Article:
Can I Be a Christian and Still Party?

Life 201 is a new, weekly advice column headed by pastor, counselor and RELEVANT Podcast member Eddie Kaufholz. Eddie answers questions and gives advice on issues you want to hear about. Email your questions to Life201@RELEVANTmagazine.com.]

I am a Christian, but at the moment I feel like my lifestyle is not very “Christian” (like partying too much, boy issues, etc). Maybe I’m just suffering from a fear of missing out. Can you give me some advice on how I can live a life according to the Bible also enjoy being a 20-year-old who wants to enjoy life a bit before growing up and getting all serious and stuff?
—Carrie

Finally, an area I know something about—being a 20-year old girl who likes to party.

Here’s the thing, I think you’ve gotten some bad info regarding what living a Christian lifestyle is going to look like. And the idea that a Fear Of Missing Out is driving your behavior confirms it. So, I’m going to pretend that right now, Carrie is grown up “and getting all serious and stuff.” This is what your life might look like in a few years:

1. You still party. You’re extroverted, you love to dance, stay out late with your friends and basically just be a nut. You’re fun, Carrie. Go crazy.

2. You are still having boy issues. Dating will always be rough, and dating Christian guys can be even rougher. Not only do you have the weight of figuring out compatibility, but now every guy you meet is screening you for Calling/the one/marriage/kissing dating goodbye—and all this before they even know your name. Boy issues never go away.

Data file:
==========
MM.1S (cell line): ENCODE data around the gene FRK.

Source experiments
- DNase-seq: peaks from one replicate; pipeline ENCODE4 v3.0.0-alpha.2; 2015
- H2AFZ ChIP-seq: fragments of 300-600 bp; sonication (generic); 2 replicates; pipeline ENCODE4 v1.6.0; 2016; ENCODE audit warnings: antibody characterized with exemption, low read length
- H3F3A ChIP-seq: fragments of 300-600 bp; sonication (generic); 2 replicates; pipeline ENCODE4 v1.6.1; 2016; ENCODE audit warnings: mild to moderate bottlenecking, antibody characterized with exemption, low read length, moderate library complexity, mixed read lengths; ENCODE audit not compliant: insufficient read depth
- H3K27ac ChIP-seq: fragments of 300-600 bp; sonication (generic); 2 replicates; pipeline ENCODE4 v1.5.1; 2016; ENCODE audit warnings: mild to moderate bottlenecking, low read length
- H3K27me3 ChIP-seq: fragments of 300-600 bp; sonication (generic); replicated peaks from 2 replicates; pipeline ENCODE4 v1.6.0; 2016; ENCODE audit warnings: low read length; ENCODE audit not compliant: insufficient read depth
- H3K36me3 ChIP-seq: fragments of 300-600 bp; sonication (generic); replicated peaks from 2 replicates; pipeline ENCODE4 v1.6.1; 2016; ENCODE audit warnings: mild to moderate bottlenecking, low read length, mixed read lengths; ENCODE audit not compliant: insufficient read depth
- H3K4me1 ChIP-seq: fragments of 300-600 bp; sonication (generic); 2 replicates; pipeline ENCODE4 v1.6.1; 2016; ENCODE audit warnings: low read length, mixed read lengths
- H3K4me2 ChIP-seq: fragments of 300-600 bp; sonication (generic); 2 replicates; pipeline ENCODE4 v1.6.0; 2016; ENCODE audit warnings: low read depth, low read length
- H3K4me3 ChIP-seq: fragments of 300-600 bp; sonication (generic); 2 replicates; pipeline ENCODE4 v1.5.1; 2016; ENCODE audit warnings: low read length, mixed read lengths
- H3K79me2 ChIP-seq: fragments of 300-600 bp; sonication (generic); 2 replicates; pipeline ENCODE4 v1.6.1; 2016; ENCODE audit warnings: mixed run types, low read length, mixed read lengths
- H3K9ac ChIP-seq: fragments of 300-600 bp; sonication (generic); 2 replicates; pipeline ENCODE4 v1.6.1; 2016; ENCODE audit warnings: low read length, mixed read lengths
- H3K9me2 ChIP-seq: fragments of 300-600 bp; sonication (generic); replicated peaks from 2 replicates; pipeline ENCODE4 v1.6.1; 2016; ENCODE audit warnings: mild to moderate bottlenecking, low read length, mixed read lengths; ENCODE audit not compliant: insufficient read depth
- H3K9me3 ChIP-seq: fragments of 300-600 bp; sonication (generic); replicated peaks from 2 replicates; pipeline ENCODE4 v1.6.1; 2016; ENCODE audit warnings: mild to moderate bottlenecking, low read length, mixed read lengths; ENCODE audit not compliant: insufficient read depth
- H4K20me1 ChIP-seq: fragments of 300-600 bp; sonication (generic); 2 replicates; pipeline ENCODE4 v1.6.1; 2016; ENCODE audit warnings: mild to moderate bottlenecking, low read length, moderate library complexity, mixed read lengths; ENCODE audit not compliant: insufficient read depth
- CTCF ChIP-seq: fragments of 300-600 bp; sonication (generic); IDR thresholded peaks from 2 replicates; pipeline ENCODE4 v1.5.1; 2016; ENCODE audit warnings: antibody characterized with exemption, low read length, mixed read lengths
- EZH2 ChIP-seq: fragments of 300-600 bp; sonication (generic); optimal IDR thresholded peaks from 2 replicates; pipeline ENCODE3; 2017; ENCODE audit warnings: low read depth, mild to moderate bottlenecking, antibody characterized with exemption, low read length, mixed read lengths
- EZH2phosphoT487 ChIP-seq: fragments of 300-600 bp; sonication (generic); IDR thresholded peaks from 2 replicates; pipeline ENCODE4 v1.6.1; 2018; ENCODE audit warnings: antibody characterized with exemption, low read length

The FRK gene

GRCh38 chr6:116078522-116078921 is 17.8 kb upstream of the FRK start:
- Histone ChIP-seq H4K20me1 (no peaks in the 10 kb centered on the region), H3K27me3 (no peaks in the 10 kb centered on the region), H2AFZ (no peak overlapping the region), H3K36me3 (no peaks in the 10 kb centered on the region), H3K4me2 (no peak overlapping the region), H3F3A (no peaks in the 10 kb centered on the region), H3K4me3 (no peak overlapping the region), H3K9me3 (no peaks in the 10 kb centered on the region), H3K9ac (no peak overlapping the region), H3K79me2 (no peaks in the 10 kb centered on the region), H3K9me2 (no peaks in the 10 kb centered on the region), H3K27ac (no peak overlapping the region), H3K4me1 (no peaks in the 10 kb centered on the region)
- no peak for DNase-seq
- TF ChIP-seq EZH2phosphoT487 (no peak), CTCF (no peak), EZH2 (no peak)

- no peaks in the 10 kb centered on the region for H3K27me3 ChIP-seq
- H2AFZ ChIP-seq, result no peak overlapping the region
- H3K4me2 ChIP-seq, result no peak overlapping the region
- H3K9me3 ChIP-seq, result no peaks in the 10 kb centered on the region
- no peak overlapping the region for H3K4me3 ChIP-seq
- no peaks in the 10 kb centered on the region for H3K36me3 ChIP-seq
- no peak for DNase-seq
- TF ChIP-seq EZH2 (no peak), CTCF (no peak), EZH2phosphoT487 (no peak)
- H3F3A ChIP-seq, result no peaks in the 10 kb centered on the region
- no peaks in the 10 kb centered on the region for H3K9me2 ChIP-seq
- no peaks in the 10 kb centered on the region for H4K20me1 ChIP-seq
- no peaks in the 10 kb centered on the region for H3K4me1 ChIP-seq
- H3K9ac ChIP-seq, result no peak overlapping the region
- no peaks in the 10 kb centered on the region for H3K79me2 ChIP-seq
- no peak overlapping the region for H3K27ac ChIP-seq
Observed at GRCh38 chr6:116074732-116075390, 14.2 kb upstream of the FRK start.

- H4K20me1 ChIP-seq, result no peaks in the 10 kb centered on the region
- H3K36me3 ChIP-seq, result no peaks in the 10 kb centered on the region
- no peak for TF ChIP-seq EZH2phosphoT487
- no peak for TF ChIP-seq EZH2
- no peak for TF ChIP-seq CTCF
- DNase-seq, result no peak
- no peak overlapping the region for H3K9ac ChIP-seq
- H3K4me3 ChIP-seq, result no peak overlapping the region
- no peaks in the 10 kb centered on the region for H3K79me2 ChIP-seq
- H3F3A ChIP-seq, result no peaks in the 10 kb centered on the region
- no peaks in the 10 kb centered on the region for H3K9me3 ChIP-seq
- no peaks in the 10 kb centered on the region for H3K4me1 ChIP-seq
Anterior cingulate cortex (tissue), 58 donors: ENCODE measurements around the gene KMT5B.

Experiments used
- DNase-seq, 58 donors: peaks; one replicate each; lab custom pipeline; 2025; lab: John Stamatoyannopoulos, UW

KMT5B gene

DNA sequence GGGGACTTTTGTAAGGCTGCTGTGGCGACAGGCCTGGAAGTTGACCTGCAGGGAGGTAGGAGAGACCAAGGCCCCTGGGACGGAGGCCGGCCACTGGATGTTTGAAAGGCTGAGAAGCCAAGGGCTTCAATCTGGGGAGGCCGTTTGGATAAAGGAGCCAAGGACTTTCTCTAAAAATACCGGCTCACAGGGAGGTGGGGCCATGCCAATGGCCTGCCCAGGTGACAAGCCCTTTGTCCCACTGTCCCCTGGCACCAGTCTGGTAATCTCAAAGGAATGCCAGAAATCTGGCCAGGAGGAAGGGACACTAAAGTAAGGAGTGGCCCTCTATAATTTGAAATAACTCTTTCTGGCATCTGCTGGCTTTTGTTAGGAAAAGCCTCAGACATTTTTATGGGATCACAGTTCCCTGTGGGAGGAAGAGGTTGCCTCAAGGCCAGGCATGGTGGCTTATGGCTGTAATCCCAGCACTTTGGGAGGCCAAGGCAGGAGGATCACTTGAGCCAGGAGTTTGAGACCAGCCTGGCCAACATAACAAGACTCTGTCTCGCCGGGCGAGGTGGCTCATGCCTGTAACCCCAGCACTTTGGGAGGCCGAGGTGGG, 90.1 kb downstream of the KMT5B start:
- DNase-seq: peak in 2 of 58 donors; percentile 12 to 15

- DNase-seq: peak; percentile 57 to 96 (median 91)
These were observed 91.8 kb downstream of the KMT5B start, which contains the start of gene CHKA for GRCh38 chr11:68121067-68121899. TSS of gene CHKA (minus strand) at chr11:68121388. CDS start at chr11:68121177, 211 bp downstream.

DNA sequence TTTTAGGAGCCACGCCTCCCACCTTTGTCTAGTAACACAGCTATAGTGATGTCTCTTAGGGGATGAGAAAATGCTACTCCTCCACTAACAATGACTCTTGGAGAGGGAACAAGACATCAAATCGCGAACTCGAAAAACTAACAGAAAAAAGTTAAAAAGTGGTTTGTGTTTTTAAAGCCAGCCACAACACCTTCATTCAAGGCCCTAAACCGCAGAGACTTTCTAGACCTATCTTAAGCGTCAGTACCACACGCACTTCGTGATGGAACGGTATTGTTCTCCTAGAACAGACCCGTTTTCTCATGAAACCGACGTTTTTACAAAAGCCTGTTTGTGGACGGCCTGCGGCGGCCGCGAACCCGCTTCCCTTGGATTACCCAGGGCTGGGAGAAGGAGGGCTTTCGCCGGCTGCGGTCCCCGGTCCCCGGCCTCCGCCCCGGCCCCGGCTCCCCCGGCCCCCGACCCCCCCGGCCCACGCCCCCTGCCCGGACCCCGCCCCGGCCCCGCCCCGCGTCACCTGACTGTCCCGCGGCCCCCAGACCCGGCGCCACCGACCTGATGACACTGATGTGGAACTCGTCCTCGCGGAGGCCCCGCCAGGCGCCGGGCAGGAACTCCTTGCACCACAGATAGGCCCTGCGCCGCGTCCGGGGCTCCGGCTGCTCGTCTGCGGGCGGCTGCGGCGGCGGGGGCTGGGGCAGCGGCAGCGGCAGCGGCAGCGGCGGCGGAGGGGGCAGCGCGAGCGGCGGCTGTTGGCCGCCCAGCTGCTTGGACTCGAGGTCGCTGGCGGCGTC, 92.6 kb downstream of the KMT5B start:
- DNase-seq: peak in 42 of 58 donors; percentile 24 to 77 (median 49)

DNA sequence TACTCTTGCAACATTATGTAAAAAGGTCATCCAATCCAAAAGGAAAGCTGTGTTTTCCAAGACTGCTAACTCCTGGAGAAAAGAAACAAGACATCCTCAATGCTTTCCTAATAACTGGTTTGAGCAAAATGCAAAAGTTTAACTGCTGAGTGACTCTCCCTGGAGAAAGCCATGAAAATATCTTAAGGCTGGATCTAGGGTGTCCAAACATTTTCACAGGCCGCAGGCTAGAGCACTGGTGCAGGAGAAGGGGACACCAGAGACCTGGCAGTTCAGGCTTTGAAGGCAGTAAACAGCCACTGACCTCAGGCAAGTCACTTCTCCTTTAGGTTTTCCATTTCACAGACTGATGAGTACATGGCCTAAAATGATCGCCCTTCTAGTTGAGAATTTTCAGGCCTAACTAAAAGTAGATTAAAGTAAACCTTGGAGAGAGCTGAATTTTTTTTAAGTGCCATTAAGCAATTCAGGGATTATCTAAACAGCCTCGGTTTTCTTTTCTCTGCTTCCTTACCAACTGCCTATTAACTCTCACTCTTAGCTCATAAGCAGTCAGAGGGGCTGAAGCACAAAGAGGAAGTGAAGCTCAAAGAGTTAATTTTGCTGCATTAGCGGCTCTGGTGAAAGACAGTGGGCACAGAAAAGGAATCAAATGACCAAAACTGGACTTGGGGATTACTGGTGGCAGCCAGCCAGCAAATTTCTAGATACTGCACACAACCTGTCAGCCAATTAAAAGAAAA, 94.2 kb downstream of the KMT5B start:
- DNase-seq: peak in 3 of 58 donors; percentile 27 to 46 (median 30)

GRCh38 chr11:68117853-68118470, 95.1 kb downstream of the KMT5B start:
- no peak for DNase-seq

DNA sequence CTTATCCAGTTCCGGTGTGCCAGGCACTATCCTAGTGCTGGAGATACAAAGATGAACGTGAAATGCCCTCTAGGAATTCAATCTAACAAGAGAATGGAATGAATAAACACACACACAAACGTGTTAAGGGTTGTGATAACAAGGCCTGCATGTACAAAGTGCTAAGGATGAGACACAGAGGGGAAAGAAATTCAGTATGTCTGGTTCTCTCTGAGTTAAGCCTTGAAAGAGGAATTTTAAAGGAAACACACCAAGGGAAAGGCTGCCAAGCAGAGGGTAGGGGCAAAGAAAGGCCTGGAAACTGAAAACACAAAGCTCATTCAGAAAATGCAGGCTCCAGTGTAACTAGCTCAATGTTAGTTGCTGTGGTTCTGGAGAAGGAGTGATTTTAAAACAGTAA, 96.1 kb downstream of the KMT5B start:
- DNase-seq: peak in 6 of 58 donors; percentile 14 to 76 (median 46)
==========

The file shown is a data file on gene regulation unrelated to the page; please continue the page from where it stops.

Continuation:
3. You are gaining a deeper sense of your self-worth. This self-worth now comes from you, finally, understanding that the Creator of the Universe crafted you, delights in you, loves you and holds you in very high esteem. Furthermore, because you believe all the things I just said, what you love and who you are doesn’t vanish—it evolves.

For example: You’ll party, but the destructive accessories of that life will seem somehow cheap. Your joy won’t come from the things that are, as the Bible defines them, sinful. Rather, your joy will come from the abundance of good.

Here’s another example: You’ll date. But now, the relationships won’t stem from your own need for guys to validate who you are. Now you’ll date out of a desire to be in a God-honoring relationship. See what I’m saying? You’re not missing out on the fun, it’s just getting better.

Here’s the kicker though. As I said in the beginning, you’ve gotten some bad data along the way. Somebody made you believe that a life spent following Jesus meant living a handcuffed existence to a checklist of do’s and don’ts. Rebel against that idea, Carrie. It’s a lie. Jesus came to obliterate checklists for those who believe in Him.

Here’s what you do now. God gives you access to Himself through prayer and the reading of the Bible. So read, pray and meditate. Spend time constantly asking God how He views you and how you can serve through the magnificence, passion, energy and life that is Carrie. If you do that, I guarantee you that very soon you’ll still be having a crazy-fun time AND be proud of the person you’ve evolved into.